Take a quick breath and think about it for a second.

Which Spectrum Networks city saw the most snowfall this winter?

From Buffalo, N.Y. to Madison, Wis. to Worcester, Mass., Spectrum Networks' coverage markets account for some of the snowiest places in the U.S. So which one of Spectrum's 21 markets across the country saw the most snow this winter?

What You Need To Know

  • Most of the lake-effect snow belts saw below-average snowfall

  • Texas, of course, saw far more snow than usual this winter

  • The Spectrum Snowball winner is...

There's always a first time for everything, and this year, we're introducing the Spectrum Snowball, a new crowning achievement for frozen precipitation glory.

For the city that receives the most winter snowfall across Spectrum Networks' 21 markets across the country, you get the official Spectrum Snowball. It's as simple as that.

Sorry in advance, Tampa and Los Angeles. Maybe in the next geologic era.

How this winter generally stacked up

For lake-effect snow regions like upstate New York, Ohio and Wisconsin, this winter was generally an underwhelming one. Buffalo, Rochester, and Syracuse, N.Y. along with Cleveland all saw well below-average snow totals this winter.

Lake-effect snow depends on cold winds over mild Great Lake waters, but those cold winds were in short supply at the start of this winter.

On the other hand, a few big nor'easters brought the Northeast above-average seasonal totals.

New York City saw more than a foot of snow above its seasonal average, thanks to two big snowstorms in December and February. Worcester, Mass. saw nearly six feet of snow - well above the city's typical seasonal snowfall average.

Meanwhile, a string of late season snow and ice storms brought places like Louisville and Lexington, Ky. healthy winters compared to normal, and Cincinnati picked up its snowiest winter in six years, thanks to its second-snowiest February on record.

And of course, who could forget the disastrous and highly unusual winter as far south as the Gulf Coast.

Snow deep in the heart of Texas

Mostly owing to the deadly and historic Valentine's Day snow and record cold event in mid-February, Texas saw an exceptionally snowy winter - at least by their standards.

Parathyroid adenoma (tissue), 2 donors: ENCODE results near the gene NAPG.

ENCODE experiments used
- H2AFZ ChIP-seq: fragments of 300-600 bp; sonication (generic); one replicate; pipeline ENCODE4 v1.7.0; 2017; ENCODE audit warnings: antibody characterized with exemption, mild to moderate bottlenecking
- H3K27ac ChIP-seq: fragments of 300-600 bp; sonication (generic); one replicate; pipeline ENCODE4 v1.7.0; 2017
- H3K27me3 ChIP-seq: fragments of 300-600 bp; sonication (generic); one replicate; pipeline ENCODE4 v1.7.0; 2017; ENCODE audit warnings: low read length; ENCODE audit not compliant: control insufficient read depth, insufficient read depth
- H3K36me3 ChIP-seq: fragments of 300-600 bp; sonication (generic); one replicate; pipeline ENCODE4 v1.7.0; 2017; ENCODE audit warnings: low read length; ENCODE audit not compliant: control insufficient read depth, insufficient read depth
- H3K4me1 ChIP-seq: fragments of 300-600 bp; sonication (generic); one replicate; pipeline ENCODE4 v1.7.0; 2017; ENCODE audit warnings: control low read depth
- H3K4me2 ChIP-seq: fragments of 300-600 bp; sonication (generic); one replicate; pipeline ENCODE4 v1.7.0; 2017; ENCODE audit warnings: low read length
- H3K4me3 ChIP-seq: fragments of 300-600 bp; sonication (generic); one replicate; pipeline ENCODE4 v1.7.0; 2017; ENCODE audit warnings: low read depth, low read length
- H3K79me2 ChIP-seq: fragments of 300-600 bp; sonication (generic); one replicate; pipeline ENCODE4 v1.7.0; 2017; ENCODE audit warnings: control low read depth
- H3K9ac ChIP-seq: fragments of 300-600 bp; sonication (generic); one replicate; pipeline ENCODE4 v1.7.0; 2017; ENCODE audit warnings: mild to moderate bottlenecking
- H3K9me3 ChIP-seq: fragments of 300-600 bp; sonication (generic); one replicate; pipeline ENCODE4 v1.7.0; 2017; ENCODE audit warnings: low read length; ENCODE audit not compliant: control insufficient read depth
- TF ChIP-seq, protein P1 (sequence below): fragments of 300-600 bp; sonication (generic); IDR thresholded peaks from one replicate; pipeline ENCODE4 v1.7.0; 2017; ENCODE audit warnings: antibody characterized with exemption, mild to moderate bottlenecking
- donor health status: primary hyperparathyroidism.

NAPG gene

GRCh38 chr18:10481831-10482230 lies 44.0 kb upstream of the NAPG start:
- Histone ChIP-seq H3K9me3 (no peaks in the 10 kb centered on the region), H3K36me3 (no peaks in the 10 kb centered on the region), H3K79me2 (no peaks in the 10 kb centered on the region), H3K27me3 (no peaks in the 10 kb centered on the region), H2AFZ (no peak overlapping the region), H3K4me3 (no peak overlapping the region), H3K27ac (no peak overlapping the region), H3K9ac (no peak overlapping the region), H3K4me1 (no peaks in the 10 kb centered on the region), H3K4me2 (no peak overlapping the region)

Austin, for example, saw 7.8 inches of snow this winter. That's good enough for the Capital City's third-snowiest winter ever recorded, and records there date back to the late 1800s.

Austin, Texas after a rare mid-February snowstorm. Photo: Ron Olson

San Antonio saw its second-snowiest winter on record with 6.2 inches of total snowfall, and Dallas officially saw its snowiest winter in nearly a decade with 5.0 inches of seasonal accumulation. 

So while some spots farther north might have missed out on some of their snow, Texas got more than its usual share of wintry weather.

And without further ado...

Ah yes, it's finally time to reveal the winner of the inaugural Spectrum Snowball.

With a whopping 103.2 inches of snow (through April 5), Binghamton, N.Y. is your debut Spectrum Snowball champion.

Largely thanks to a historic 40-inch snowstorm on Dec. 16-17, Binghamton got off to a fast start and never let up. While nearby perennial New York State contenders like Buffalo (72.2 inches of annual snowfall), Syracuse (70.0 inches), Rochester (65.9 inches), Albany (54.3 inches), and New York City (38.6 inches) came reasonably close, Binghamton won by over 30".

In fact, Binghamton's 103.4 inches of snowfall put it only a smidge behind Caribou, Maine (104.4 inches) for top honors for the snowiest city across the entire Eastern U.S.

Binghamton, N.Y. after a 40-inch snowstorm in mid-December. Photo: Mary Clark

Other non-New York State contenders for the Spectrum Snowball included Worcester, Mass. (70.9 inches), Youngstown, Ohio (55.0 inches), Milwaukee (47.0 inches), Cleveland (46.9 inches), and Lexington, Ky. (20.8 inches). 

Our heartiest congratulations to our friends in Binghamton, and may your brown snow piles fully melt sometime this spring.